Content that involves risqué humor, cursing, or a joke you wouldn’t want your toddler to repeat at preschool, is commonly called “blue material.” Doing blue material limits your listening audience in various ways in terms of listening age and style preference (both of which are stats you can track using Blubrry’s podcasting statistics). Is going blue and leaning into adult material a bad thing for podcasts? Or are there benefits to embracing the limitations of blue material?
KNOW THY NICHE
Consider that successful podcasts all have one thing in common – they know their niche. They’ve boiled down their shows to their finest points and honed in on who connects with their content. If pushing the boundaries or examining taboo topics is what your show is about, then going blue is going to be an important part of your niche. Knowing that your material isn’t for everyone can actually help focus your marketing plans.
Brian Regan and Amy Schumer don’t generally draw the same crowd to their shows, and yet they are both very successful comedians. Their audiences connect with these comedians because each is true to their own authentic point of view. Schumer’s jokes would sound wrong if Regan tried to perform them and vice versa.
The same thing holds true in podcasting. As long as you stay faithful to your material, it doesn’t matter if you stay squeaky clean or go for the dirtiest jokes of all time. There is room for both in podcasting so long as it’s authentic to your show.
GO BIG OR GO BLUE?
Though the decision to go blue is easier for a podcast hosted by a comedian or a famous person, it is worth taking a beat to consider if your show would benefit by keeping things clean. If allowing the errant curse word on your show doesn’t bother you or change the pace of your episode, go for it. But allowing colorful language and themes does limit who has access to your content. Sure, your target audience may not be young people, but what do you gain by letting guests swear or tell stories that parents wouldn’t allow their kids to hear? Does it add to your show’s unique perspective? Does it make the content more relatable?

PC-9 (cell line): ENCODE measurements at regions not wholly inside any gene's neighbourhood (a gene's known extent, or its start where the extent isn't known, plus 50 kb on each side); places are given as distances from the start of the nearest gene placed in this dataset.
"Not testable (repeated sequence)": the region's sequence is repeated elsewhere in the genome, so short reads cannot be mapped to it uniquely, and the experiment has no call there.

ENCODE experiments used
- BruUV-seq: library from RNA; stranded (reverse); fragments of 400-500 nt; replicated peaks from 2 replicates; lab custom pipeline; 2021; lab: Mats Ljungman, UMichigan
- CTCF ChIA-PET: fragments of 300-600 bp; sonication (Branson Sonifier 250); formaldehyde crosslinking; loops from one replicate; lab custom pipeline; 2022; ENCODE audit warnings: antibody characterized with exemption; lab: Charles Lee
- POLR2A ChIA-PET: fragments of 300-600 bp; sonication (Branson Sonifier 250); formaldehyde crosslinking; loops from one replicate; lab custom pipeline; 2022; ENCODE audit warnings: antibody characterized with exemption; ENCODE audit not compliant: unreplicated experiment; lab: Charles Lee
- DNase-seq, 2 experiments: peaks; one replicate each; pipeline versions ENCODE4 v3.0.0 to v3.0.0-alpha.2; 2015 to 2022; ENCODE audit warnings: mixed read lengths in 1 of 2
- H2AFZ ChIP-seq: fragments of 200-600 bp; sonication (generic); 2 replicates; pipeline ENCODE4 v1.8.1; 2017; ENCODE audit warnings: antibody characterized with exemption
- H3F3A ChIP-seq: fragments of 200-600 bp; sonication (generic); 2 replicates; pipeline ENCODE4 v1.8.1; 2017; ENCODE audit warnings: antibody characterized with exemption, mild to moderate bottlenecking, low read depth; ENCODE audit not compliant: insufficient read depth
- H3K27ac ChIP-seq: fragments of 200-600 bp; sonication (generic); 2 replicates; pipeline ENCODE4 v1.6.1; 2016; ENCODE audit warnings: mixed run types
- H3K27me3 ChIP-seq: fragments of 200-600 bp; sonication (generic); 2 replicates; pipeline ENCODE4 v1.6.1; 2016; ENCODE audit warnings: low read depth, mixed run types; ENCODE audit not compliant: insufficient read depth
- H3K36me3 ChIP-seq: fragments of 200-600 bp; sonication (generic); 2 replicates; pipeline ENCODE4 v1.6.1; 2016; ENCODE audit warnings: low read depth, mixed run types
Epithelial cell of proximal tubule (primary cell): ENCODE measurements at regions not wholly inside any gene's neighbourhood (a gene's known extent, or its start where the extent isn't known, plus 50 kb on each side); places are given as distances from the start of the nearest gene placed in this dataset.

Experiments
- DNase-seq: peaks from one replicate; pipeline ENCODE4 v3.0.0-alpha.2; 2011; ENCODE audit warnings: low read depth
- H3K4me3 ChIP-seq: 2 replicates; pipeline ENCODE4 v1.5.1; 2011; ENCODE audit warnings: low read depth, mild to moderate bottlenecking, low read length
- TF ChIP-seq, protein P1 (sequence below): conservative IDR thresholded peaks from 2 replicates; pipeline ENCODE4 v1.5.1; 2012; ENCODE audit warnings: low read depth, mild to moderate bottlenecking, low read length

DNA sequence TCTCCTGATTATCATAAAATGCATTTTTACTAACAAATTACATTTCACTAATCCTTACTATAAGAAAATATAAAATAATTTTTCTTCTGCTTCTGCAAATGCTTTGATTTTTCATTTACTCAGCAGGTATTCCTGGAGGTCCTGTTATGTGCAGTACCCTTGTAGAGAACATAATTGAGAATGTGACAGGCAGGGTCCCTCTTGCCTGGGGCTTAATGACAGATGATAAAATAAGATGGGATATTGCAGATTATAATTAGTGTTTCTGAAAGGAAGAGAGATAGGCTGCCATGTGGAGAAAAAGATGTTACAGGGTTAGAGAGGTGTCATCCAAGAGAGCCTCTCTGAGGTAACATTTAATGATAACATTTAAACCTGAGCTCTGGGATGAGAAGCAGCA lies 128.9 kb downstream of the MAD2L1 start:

Going blue just once during an episode could turn off a listener if it’s unexpected. Remember that listeners don’t always listen to shows in order, so if they happen to listen to a particularly “colorful” episode first, they may not listen again even if every other episode you’ve produced is clean.
PEEK INTO THE FUTURE…
Consider your podcast content six months, five years and far into the future. If you are confident that what you’re producing is representative of your brand and ideas, then the choice to go blue or stay clean is easy. Don’t be scared of going blue if it’s what fits your show. There will be people who don’t like a show, a comic, a movie, a podcast, or literally anything in entertainment no matter what you say. Detractors and party poopers will always be around but remember, they aren’t your audience. You don’t have to make a show that appeals to your grandma AND your fantasy football pals. Pick a lane and go confidently toward producing the best show you can!
Written by: Tara Jean O’Brien
Tara Jean O’Brien has been a writer, actor, improviser, podcaster, and stand-up for nearly 800 years. When not producing, editing, and hosting her podcast, Single Vs. Married, or co-hosting, Cinema Craptaculus Presents: B-sides, she also writers on Medium and recently found a floor safe hidden in her coat closet.